It is important for us to note, however, that this does not mean that God ceases His efforts. Our Lord repeatedly comes with His grace, doing His best to bring about conversion. In the last moments of life in this world, the saints tell us, God continues His attempts to stir up repentance in wayward souls. St. Faustina Kowalska, in her accounts of mystical conversations with Our Lord, refers to this "final mercy," Godís saving grace to a despairing soul just before the moment of death. She describes Jesus speaking of the repeated attempts He makes before death to bring a sinful and impenitent soul to conversion. When these attempts fail, He makes one final try:

Crucial for an acceptance of such a grace are the soul's disposition at the moment it is offered. If rejections of God have become standard for a person through his life, there will be a "reflex action," so to speak, of rejection that will automatically assert itself when God approaches. Likewise, a soul that has become accustomed to submission to God will tend to respond obediently whenever the Divine will manifests Itself. We are formed by our actions. When deeply developed habits have taken root in our souls, our behavior will unfold in accord with those habits, for good or for ill. Although well formed habits do not absolutely determine the will to act in a specific way, although the soul even under the influence of a life-time of virtue or vice will remain free in any choice that presents itself, still the influence of habits on our decisions is nothing to take lightly. There is a momentum of action built up in us through habits. Resistance to bad habits takes a greater act of will in proportion to the degree to which the soul has given itself over to vice.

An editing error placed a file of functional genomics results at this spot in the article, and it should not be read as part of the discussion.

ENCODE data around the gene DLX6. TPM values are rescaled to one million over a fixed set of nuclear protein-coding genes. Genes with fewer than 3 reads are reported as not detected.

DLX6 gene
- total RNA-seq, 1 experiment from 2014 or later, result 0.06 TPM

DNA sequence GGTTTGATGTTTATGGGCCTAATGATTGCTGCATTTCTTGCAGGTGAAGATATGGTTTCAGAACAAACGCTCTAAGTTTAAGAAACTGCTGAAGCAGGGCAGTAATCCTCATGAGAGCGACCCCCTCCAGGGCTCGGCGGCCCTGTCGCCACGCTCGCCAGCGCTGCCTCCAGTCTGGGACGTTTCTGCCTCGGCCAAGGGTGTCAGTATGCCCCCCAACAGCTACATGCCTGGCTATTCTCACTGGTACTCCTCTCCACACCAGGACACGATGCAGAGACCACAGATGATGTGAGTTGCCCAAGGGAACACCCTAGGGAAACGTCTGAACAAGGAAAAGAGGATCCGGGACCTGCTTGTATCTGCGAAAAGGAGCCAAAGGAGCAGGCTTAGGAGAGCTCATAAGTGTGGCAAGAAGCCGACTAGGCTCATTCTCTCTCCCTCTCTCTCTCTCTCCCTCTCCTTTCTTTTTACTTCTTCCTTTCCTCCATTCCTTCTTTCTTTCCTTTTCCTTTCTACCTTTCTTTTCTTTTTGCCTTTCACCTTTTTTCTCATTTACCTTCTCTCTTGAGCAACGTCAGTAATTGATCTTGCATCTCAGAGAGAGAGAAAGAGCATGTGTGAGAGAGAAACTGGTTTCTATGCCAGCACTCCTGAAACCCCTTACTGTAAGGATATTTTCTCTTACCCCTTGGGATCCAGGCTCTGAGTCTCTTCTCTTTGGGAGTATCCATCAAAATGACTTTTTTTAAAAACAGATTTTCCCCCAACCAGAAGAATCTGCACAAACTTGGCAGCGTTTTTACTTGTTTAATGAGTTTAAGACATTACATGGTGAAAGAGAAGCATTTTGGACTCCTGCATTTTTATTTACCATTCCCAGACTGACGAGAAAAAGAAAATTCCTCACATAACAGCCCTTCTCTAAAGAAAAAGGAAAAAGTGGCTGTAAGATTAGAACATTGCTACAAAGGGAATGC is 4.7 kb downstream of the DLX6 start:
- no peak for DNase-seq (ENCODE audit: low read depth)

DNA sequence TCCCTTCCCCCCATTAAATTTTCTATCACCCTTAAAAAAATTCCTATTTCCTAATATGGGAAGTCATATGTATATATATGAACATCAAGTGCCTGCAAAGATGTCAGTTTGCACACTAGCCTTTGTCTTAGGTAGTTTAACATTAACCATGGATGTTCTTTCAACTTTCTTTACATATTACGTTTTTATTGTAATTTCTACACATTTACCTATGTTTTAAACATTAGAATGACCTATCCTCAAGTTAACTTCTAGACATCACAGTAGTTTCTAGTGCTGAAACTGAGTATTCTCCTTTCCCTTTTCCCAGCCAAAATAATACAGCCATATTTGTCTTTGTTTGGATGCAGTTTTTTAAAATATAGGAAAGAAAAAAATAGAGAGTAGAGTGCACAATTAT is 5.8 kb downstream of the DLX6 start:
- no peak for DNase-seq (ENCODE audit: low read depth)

Thus, awareness of Godís mercy and of any gift He may give of "final grace" should not make us complacent. A person can so train the will through a life of straying from God that when final grace is given, there will be no inclination to accept it. For this reason Our Lord demands a constant state of readiness in the practice of the faith. Nothing less than this will do. "Keep watch, for you know not the day nor the hour of your Lordís coming!"